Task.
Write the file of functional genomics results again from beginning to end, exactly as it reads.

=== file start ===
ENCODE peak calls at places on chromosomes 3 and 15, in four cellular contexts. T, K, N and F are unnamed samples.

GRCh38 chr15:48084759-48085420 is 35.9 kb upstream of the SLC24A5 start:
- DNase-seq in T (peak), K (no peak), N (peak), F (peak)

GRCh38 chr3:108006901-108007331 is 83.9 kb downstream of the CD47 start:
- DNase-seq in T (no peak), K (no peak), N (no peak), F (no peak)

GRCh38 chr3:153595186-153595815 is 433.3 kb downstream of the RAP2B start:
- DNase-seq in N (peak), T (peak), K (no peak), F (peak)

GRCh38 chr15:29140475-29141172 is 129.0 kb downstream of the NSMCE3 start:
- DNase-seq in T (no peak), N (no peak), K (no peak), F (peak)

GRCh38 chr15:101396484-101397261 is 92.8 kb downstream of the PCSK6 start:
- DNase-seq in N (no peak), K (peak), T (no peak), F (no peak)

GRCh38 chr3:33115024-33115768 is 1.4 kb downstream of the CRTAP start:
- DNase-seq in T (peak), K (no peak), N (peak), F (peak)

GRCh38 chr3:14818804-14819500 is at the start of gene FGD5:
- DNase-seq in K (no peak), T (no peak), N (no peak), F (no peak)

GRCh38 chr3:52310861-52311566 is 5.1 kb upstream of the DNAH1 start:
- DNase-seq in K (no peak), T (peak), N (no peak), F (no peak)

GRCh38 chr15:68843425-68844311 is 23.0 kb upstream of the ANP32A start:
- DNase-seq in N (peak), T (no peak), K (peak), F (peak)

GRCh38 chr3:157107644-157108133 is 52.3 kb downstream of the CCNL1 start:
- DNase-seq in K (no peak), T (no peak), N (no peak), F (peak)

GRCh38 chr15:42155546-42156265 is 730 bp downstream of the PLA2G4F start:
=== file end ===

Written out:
ENCODE peak calls at places on chromosomes 3 and 15, in four cellular contexts. T, K, N and F are unnamed samples.

GRCh38 chr15:48084759-48085420 is 35.9 kb upstream of the SLC24A5 start:
- DNase-seq in T (peak), K (no peak), N (peak), F (peak)

GRCh38 chr3:108006901-108007331 is 83.9 kb downstream of the CD47 start:
- DNase-seq in T (no peak), K (no peak), N (no peak), F (no peak)

GRCh38 chr3:153595186-153595815 is 433.3 kb downstream of the RAP2B start:
- DNase-seq in N (peak), T (peak), K (no peak), F (peak)

GRCh38 chr15:29140475-29141172 is 129.0 kb downstream of the NSMCE3 start:
- DNase-seq in T (no peak), N (no peak), K (no peak), F (peak)

GRCh38 chr15:101396484-101397261 is 92.8 kb downstream of the PCSK6 start:
- DNase-seq in N (no peak), K (peak), T (no peak), F (no peak)

GRCh38 chr3:33115024-33115768 is 1.4 kb downstream of the CRTAP start:
- DNase-seq in T (peak), K (no peak), N (peak), F (peak)

GRCh38 chr3:14818804-14819500 is at the start of gene FGD5:
- DNase-seq in K (no peak), T (no peak), N (no peak), F (no peak)

GRCh38 chr3:52310861-52311566 is 5.1 kb upstream of the DNAH1 start:
- DNase-seq in K (no peak), T (peak), N (no peak), F (no peak)

GRCh38 chr15:68843425-68844311 is 23.0 kb upstream of the ANP32A start:
- DNase-seq in N (peak), T (no peak), K (peak), F (peak)

GRCh38 chr3:157107644-157108133 is 52.3 kb downstream of the CCNL1 start:
- DNase-seq in K (no peak), T (no peak), N (no peak), F (peak)

GRCh38 chr15:42155546-42156265 is 730 bp downstream of the PLA2G4F start: